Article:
GSK temporarily closes plant in North Carolina after discovery of Legionella

Routine testing at a cooling tower found the bacteria

GlaxoSmithKline has temporarily closed a manufacturing facility in North Carolina, US after testing at a cooling tower found bacteria that cause Legionnaire's disease, a potentially fatal form of pneumonia.

The Legionella bacteria were discovered on 11 August during routine inspections at the UK drugmaker's site in Zebulon.

GSK manufactures solid dose products, including tablets and capsules at the Zebulon plant, which also does granulation, drying and packaging, and contract manufacturing of antibiotics for other companies. Among these products are asthma and COPD treatment Advair and Requip, for treating Parkinson's disease.

GSK said the closure was a precautionary measure and the plant would be reopened when further inspections of the tower and cleaning are complete. The tower is a stand-alone structure that does not come into contact with any products manufactured at the facility.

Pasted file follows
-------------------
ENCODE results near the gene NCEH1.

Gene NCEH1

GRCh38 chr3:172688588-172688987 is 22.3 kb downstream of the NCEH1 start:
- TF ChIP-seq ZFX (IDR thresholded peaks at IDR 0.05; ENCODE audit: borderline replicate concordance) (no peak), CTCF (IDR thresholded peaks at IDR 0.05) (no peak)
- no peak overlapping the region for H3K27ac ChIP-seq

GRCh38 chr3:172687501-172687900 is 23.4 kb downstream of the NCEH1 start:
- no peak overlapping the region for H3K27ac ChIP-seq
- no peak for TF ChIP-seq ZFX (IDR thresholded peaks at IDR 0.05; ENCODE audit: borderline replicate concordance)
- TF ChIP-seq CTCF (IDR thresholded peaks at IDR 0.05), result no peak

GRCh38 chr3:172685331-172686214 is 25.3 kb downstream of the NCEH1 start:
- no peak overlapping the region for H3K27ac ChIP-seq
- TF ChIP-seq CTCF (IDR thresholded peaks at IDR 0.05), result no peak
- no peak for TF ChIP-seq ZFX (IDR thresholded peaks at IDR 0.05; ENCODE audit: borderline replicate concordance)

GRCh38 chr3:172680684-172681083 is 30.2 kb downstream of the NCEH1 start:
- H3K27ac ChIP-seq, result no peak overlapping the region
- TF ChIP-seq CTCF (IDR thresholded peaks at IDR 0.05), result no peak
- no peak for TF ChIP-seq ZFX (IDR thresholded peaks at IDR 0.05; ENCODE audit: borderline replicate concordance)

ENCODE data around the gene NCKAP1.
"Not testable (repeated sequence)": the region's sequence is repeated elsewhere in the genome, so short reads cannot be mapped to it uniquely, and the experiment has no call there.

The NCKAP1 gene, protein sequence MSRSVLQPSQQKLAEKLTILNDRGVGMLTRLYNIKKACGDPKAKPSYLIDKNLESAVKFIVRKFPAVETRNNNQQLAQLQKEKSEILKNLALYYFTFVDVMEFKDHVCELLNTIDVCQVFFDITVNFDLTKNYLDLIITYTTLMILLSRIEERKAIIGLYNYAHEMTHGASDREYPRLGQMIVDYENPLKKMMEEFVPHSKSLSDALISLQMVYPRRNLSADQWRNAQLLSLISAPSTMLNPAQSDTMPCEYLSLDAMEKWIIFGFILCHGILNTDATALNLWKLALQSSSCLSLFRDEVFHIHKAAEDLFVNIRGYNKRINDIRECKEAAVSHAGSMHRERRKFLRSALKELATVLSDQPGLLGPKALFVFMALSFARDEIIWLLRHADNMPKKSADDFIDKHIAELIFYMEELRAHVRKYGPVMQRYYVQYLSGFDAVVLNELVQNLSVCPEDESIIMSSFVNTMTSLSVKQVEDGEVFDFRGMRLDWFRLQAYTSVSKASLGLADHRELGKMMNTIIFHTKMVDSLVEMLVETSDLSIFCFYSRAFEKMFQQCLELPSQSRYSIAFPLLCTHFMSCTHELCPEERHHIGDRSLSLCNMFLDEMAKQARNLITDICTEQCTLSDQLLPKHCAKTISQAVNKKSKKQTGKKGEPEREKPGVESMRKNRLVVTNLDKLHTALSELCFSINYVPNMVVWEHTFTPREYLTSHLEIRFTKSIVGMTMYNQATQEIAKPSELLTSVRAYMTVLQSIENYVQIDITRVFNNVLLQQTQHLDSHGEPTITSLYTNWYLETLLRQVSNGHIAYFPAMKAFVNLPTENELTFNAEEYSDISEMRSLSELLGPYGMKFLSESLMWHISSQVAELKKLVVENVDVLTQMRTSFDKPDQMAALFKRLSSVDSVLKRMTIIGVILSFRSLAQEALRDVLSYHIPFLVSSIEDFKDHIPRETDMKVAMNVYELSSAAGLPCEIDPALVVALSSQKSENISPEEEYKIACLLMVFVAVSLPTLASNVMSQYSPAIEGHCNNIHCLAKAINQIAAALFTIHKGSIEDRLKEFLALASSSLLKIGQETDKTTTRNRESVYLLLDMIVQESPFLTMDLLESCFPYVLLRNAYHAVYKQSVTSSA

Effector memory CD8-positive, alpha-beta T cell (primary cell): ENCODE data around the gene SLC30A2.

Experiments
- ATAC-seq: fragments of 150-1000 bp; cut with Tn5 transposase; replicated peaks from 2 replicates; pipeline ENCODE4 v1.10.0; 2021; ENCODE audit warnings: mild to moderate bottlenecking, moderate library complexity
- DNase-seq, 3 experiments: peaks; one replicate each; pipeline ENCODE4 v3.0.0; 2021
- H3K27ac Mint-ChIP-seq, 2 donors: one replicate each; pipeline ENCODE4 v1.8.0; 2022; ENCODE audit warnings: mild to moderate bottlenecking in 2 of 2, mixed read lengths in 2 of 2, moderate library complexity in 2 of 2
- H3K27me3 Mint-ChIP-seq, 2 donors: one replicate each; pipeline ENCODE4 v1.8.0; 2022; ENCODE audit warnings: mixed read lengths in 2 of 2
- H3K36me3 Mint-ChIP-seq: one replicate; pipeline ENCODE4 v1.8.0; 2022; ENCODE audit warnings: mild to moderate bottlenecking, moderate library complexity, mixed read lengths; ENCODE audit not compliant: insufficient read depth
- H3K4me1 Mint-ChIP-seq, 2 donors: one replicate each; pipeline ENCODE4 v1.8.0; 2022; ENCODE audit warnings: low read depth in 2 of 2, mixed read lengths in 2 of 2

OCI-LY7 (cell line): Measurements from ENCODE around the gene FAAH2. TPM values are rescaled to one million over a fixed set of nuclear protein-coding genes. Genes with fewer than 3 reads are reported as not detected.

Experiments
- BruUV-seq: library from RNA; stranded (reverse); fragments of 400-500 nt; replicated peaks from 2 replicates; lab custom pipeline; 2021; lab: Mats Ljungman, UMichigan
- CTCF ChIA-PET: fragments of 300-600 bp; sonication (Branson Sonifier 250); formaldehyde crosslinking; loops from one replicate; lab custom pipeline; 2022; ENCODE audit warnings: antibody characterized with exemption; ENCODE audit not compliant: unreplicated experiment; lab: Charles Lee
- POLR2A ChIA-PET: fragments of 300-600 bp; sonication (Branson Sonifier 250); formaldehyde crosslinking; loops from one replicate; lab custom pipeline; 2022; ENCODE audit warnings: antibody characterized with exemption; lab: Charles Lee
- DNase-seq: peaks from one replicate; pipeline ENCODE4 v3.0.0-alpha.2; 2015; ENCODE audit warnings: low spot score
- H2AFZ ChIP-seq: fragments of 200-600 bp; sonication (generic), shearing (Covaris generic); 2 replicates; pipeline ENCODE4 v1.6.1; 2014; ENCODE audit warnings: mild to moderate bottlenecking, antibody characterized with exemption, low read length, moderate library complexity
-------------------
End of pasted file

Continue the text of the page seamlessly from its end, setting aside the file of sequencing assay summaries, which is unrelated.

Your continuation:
In a statement GSK said it is taking these precautions 'to ensure the health and safety of our employees, as well as the safety and integrity of our products'.

In an update this morning (13 August), GSK told this magazine that the company had found Legionella bacteria in two of the Zebulon building's external cooling towers.

'GSK elected to close the building because operational cooling towers are necessary to maintain temperature and humidity for proper manufacturing and work conditions,' the company said.

'We anticipate resuming production in the next 72 hours after cleaning, disinfecting, and returning the plant back to normal operating conditions.'